There are few great thinkers in this world. And even fewer who are able to apply this concept to their craft. DAMN in an amalgamation of his three previous albums that challenges the universal inquiry of the purpose of life. All the while by making enjoyable music that captivates. He has style to go along with his substance and, like a great filmmaker, can appeal to his audience in a variety of ways. It’s one thing to make a film of significance, but how do you make it entertaining to an audience that truly doesn’t give a damn about the gravity of the topics you are addressing? His voice is the actor with undeniable ability no matter what role it is playing. His production is the set that brings everything to life. He doesn’t have as much control over the set as he does the acting but knows how to pick the right locations. But as the director, he knows how to edit, knit, sew and sequence everything properly to make a beautiful and engaging listening experience.
The replay value is present; as a keen ear will notice the hints that this album should be played in reverse to truly understand the journey. There’s no doubt that songs such as “FEEL” and “Duckworth” are brilliant passages that provide substance. And then there are the action sequences (“DNA” and “HUMBLE”) that captivate with their raw energy.
He’s four studio albums deep and delivered four totally different listening experiences. Whether you are willing to call each individual album a classic or are partial to one or two of them, the fact remains that we haven’t seen this kind of consistency from a solo artist in hip hop…ever (OutKast accomplished the feat previously). Not by Ice Cube, Nas, Jay Z, Tupac or Eminem. All have come close, but haven’t delivered in succession.
But despite all of the accolades that separate him from his legendary peers, here’s what happens when you ask somebody right now if Kendrick Lamar is the greatest rapper of all-time:
“No. He’s just not there… yet.”
It’s a kneejerk reaction to the question because people are uncomfortable recognizing greatness while it is still here. If you watch how Rude Jude reacts to Justin Hunte’s inquiry as to why he said no, you’ll see Jude stumbling in an attempt to draw a parallel to sports. The problem with his analogy is that a rapper isn’t graded against their competition. As much as we like to put Kendrick Lamar up against Drake, there’s really no head to head competition between the two. Kendrick’s work isn’t only up against the current slate of emcees; he’s up against history. And he has proven to fare quite well.
This reaction isn’t Jude’s fault. We are predisposed to say no. It’s interesting because we live in a time where instant gratification is the norm. But even the hottest of hot takes have boundaries. Everything lives in the now, but will stop short of forever. And to suggest that Kendrick Lamar is the greatest of all-time is a “forever” concept that won’t be forgotten tomorrow during our next conversation about whatever it is that Twitter feels like discussing.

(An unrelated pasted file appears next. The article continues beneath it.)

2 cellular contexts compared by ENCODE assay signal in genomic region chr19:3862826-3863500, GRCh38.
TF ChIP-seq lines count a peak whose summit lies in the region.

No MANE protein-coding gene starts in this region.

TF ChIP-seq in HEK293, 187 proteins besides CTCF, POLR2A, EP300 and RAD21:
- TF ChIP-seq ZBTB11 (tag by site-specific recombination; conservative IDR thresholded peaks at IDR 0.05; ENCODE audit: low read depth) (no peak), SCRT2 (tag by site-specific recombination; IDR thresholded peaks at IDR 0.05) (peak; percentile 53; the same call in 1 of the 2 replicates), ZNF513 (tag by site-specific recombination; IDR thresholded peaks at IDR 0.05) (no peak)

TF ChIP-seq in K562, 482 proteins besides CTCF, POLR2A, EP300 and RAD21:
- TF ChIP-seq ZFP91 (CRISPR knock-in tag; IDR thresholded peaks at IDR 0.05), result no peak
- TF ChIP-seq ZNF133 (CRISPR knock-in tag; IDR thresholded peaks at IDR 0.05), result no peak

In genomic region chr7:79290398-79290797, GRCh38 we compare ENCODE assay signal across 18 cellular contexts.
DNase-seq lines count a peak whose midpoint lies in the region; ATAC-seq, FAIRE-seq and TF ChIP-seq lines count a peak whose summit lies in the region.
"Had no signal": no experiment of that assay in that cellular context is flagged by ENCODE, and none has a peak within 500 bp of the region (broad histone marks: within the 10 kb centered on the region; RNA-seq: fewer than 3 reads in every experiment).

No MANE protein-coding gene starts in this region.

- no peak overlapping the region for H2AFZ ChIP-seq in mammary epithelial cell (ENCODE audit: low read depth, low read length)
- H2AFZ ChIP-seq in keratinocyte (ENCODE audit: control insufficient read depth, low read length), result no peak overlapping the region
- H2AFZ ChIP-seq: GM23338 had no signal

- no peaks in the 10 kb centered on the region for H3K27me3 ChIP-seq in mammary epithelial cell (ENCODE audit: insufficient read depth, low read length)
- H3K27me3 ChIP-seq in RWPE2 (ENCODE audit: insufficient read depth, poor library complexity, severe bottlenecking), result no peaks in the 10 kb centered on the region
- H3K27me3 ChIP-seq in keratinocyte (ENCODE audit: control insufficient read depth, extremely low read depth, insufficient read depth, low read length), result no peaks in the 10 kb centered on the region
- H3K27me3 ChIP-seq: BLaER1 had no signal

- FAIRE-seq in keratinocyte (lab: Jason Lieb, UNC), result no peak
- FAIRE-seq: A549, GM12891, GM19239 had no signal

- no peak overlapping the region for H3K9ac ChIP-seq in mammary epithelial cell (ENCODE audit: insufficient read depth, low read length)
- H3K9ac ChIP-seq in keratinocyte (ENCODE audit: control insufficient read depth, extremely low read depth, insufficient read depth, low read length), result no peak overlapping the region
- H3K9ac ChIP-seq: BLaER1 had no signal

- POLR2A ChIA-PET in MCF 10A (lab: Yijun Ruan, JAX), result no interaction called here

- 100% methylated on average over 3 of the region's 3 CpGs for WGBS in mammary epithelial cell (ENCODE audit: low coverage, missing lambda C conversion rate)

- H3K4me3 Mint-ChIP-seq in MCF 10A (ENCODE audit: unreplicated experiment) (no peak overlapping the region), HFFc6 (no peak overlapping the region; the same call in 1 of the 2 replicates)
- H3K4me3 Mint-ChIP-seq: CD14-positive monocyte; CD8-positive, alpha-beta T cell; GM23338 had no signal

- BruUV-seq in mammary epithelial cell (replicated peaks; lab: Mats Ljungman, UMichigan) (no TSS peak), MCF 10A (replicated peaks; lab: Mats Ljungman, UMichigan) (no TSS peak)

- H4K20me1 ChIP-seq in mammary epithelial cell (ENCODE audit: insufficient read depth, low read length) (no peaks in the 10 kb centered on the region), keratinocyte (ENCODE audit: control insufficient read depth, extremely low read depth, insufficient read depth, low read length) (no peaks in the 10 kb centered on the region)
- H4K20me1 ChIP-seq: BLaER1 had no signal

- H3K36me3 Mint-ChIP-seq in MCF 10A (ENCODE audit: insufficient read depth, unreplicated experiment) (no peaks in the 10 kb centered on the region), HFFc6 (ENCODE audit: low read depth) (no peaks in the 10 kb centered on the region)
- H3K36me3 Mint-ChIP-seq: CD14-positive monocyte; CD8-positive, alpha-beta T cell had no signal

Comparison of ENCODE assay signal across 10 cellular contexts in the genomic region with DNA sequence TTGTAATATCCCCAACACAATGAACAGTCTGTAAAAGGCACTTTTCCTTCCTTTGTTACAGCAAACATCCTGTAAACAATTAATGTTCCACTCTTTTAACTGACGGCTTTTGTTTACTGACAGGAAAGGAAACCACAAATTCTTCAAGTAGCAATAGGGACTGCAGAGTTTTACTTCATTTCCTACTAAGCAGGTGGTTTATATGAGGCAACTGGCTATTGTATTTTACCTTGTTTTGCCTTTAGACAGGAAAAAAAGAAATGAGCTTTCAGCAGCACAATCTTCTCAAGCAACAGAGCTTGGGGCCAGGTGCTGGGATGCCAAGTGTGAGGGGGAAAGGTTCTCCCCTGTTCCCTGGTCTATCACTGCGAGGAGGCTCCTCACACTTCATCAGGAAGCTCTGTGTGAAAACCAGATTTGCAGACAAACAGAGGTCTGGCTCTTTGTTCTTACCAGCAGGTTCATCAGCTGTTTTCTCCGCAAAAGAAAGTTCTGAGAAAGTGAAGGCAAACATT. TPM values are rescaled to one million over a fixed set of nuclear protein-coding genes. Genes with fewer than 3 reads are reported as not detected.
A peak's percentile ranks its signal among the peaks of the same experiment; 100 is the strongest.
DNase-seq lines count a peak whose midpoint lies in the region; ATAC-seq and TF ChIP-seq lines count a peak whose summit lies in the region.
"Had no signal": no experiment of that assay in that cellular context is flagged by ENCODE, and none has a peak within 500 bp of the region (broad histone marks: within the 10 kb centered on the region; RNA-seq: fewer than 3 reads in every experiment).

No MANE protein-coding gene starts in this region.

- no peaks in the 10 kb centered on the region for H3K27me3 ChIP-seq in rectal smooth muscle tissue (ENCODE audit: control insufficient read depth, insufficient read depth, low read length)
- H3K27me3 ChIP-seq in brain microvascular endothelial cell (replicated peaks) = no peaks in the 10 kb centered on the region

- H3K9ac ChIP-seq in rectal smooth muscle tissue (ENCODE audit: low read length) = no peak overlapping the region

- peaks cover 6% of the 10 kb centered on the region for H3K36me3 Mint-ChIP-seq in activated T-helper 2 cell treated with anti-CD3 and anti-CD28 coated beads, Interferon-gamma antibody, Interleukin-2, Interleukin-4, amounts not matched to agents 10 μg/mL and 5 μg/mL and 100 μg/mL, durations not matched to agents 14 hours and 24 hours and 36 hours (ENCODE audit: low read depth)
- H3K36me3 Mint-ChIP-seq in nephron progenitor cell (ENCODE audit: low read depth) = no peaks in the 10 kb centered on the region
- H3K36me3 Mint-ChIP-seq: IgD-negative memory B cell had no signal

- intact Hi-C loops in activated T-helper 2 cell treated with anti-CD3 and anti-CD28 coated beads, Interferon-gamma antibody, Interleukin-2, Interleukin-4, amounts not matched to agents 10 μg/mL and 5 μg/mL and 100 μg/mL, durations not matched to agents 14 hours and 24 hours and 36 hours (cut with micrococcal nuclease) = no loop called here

Terms like all-time and forever are concrete. For whatever reason, “classic” is not. “Classic” has become a term that lives in isolation with a moment. All-Time is pretty simple to define. Nobody wants to be handcuffed to a statement like that and be made a fool of if they are wrong. And for us journalists, our word lives forever. So the fear of coining Kendrick Lamar as the G.O.A.T. is that it could blow up in our face.
But what if he was dead? Well, dead is definitive. He can’t come back and drop a string of mediocre albums in the afterlife (although Tupac would argue on the contrary) that would devalue his craft.
Here’s the thing: Even if he did manage to drop an album that was mediocre, he’s already cemented himself among the greats due to his tenure and catalog.
Here’s a list of the rappers most commonly brought up during G.O.A.T. conversations.
Notorious B.I.G. (1992-1997, 2 studio albums)
Tupac (1991-1996, 5 studio albums)
Rakim (1987-present, 7 studio albums)
Eminem (1996-present, 8 studio albums)
Jay Z (1995-present, 12 studio albums)
Nas (1991-present, 10 studio albums)
Kendrick Lamar (2009-present, 4 studio albums)
The artist formally known as K Dot already has a tenure longer than both Notorious B.I.G. and Tupac as he’s entering his 8th year. In terms of critical acclaim from reputable outlets, you can put his four studio albums up against any of the aforementioned artists and have an argument that his catalog stacks up better overall (Biggie is disqualified because he only has two studio albums before his death).
For every emcee mentioned, it’s relatively difficult to nail down a fourth album that is on par with the rest of their high points. God’s Son, Vol. 2 and Encore especially fit this narrative.
These accolades don’t even include guest appearances (the venomous “Control”), loose joints (“Cartoon & Cereal”) and mixtapes (Overly Dedicated).
With a tenure longer than the two rappers who sit atop the GOAT conversation and a catalog that rivals everyone mentioned, is there any other reason that he’s not on the short list aside from the fact that he’s alive?
Kendrick Lamar deserves to smell his flowers before he’s gone. Did we have to wait for Michael Jordan to retire or did he wrap up the G.O.A.T. title somewhere in the midst of his second three-peat? Waiting for failure, or even death is unacceptable. It’s a coward’s way out of taking a stand. Recognizing greatness while it is still here has proven to be a significant challenge that few are willing to accept. But we – especially journalists – should be brave enough to make that claim and back it up.
And it shouldn’t take an artist’s passing to grant him entry into the conversation.